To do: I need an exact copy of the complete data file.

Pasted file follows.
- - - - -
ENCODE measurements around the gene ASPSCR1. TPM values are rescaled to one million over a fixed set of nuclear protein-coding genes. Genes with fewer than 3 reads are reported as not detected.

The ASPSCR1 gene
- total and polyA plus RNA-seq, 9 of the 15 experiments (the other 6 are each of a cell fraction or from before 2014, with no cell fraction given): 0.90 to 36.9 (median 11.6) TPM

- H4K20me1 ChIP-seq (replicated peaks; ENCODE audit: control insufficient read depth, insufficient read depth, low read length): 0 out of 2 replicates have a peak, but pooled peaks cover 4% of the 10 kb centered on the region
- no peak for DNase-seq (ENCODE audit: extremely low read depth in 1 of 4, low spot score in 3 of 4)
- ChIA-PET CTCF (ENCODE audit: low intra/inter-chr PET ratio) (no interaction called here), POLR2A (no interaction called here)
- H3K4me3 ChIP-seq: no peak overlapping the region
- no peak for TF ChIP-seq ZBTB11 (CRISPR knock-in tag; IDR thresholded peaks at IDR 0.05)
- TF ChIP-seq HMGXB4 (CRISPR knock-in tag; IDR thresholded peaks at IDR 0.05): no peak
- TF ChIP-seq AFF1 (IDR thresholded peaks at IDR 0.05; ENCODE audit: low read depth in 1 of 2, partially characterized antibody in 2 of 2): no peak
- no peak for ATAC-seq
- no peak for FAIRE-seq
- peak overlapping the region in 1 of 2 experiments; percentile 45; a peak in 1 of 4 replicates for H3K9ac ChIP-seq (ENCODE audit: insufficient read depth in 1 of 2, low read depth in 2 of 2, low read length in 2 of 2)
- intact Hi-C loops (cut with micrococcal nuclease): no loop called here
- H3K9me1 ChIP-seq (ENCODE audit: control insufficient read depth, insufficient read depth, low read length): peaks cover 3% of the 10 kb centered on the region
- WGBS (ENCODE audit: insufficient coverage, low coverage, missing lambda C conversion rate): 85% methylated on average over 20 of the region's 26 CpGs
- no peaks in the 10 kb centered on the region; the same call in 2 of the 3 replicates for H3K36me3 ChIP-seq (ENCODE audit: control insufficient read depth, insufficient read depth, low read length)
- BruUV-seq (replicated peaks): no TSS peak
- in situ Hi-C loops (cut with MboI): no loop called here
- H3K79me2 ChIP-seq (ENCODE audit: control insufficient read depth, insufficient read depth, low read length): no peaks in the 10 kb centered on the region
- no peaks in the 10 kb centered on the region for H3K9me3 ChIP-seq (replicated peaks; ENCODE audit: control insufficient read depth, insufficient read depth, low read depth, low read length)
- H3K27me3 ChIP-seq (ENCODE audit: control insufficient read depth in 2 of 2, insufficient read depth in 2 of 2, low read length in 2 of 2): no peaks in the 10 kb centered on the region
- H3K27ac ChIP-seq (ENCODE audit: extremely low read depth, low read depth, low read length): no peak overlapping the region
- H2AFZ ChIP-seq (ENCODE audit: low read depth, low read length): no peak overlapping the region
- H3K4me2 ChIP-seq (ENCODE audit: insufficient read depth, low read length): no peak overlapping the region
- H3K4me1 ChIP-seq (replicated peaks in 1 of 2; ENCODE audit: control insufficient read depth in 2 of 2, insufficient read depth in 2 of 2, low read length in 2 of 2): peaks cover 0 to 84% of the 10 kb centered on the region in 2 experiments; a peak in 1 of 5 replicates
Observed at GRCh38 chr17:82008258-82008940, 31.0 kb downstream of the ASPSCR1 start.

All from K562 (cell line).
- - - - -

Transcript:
ENCODE measurements around the gene ASPSCR1. TPM values are rescaled to one million over a fixed set of nuclear protein-coding genes. Genes with fewer than 3 reads are reported as not detected.

The ASPSCR1 gene
- total and polyA plus RNA-seq, 9 of the 15 experiments (the other 6 are each of a cell fraction or from before 2014, with no cell fraction given): 0.90 to 36.9 (median 11.6) TPM

- H4K20me1 ChIP-seq (replicated peaks; ENCODE audit: control insufficient read depth, insufficient read depth, low read length): 0 out of 2 replicates have a peak, but pooled peaks cover 4% of the 10 kb centered on the region
- no peak for DNase-seq (ENCODE audit: extremely low read depth in 1 of 4, low spot score in 3 of 4)
- ChIA-PET CTCF (ENCODE audit: low intra/inter-chr PET ratio) (no interaction called here), POLR2A (no interaction called here)
- H3K4me3 ChIP-seq: no peak overlapping the region
- no peak for TF ChIP-seq ZBTB11 (CRISPR knock-in tag; IDR thresholded peaks at IDR 0.05)
- TF ChIP-seq HMGXB4 (CRISPR knock-in tag; IDR thresholded peaks at IDR 0.05): no peak
- TF ChIP-seq AFF1 (IDR thresholded peaks at IDR 0.05; ENCODE audit: low read depth in 1 of 2, partially characterized antibody in 2 of 2): no peak
- no peak for ATAC-seq
- no peak for FAIRE-seq
- peak overlapping the region in 1 of 2 experiments; percentile 45; a peak in 1 of 4 replicates for H3K9ac ChIP-seq (ENCODE audit: insufficient read depth in 1 of 2, low read depth in 2 of 2, low read length in 2 of 2)
- intact Hi-C loops (cut with micrococcal nuclease): no loop called here
- H3K9me1 ChIP-seq (ENCODE audit: control insufficient read depth, insufficient read depth, low read length): peaks cover 3% of the 10 kb centered on the region
- WGBS (ENCODE audit: insufficient coverage, low coverage, missing lambda C conversion rate): 85% methylated on average over 20 of the region's 26 CpGs
- no peaks in the 10 kb centered on the region; the same call in 2 of the 3 replicates for H3K36me3 ChIP-seq (ENCODE audit: control insufficient read depth, insufficient read depth, low read length)
- BruUV-seq (replicated peaks): no TSS peak
- in situ Hi-C loops (cut with MboI): no loop called here
- H3K79me2 ChIP-seq (ENCODE audit: control insufficient read depth, insufficient read depth, low read length): no peaks in the 10 kb centered on the region
- no peaks in the 10 kb centered on the region for H3K9me3 ChIP-seq (replicated peaks; ENCODE audit: control insufficient read depth, insufficient read depth, low read depth, low read length)
- H3K27me3 ChIP-seq (ENCODE audit: control insufficient read depth in 2 of 2, insufficient read depth in 2 of 2, low read length in 2 of 2): no peaks in the 10 kb centered on the region
- H3K27ac ChIP-seq (ENCODE audit: extremely low read depth, low read depth, low read length): no peak overlapping the region
- H2AFZ ChIP-seq (ENCODE audit: low read depth, low read length): no peak overlapping the region
- H3K4me2 ChIP-seq (ENCODE audit: insufficient read depth, low read length): no peak overlapping the region
- H3K4me1 ChIP-seq (replicated peaks in 1 of 2; ENCODE audit: control insufficient read depth in 2 of 2, insufficient read depth in 2 of 2, low read length in 2 of 2): peaks cover 0 to 84% of the 10 kb centered on the region in 2 experiments; a peak in 1 of 5 replicates
Observed at GRCh38 chr17:82008258-82008940, 31.0 kb downstream of the ASPSCR1 start.

All from K562 (cell line).